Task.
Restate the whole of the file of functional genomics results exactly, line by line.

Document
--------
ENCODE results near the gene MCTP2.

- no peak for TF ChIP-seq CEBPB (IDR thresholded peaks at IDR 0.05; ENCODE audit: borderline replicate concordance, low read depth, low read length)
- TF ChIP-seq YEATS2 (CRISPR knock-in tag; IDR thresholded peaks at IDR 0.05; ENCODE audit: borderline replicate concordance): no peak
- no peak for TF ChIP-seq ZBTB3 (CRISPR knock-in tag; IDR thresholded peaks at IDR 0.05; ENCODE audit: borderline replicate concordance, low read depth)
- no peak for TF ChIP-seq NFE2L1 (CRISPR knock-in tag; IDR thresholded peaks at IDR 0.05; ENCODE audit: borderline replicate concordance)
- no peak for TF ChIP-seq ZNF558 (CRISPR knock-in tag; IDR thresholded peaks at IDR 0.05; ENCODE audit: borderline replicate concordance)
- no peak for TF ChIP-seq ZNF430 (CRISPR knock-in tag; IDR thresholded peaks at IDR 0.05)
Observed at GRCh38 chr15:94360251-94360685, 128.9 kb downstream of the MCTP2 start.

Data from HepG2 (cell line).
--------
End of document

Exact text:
ENCODE results near the gene MCTP2.

- no peak for TF ChIP-seq CEBPB (IDR thresholded peaks at IDR 0.05; ENCODE audit: borderline replicate concordance, low read depth, low read length)
- TF ChIP-seq YEATS2 (CRISPR knock-in tag; IDR thresholded peaks at IDR 0.05; ENCODE audit: borderline replicate concordance): no peak
- no peak for TF ChIP-seq ZBTB3 (CRISPR knock-in tag; IDR thresholded peaks at IDR 0.05; ENCODE audit: borderline replicate concordance, low read depth)
- no peak for TF ChIP-seq NFE2L1 (CRISPR knock-in tag; IDR thresholded peaks at IDR 0.05; ENCODE audit: borderline replicate concordance)
- no peak for TF ChIP-seq ZNF558 (CRISPR knock-in tag; IDR thresholded peaks at IDR 0.05; ENCODE audit: borderline replicate concordance)
- no peak for TF ChIP-seq ZNF430 (CRISPR knock-in tag; IDR thresholded peaks at IDR 0.05)
Observed at GRCh38 chr15:94360251-94360685, 128.9 kb downstream of the MCTP2 start.

Data from HepG2 (cell line).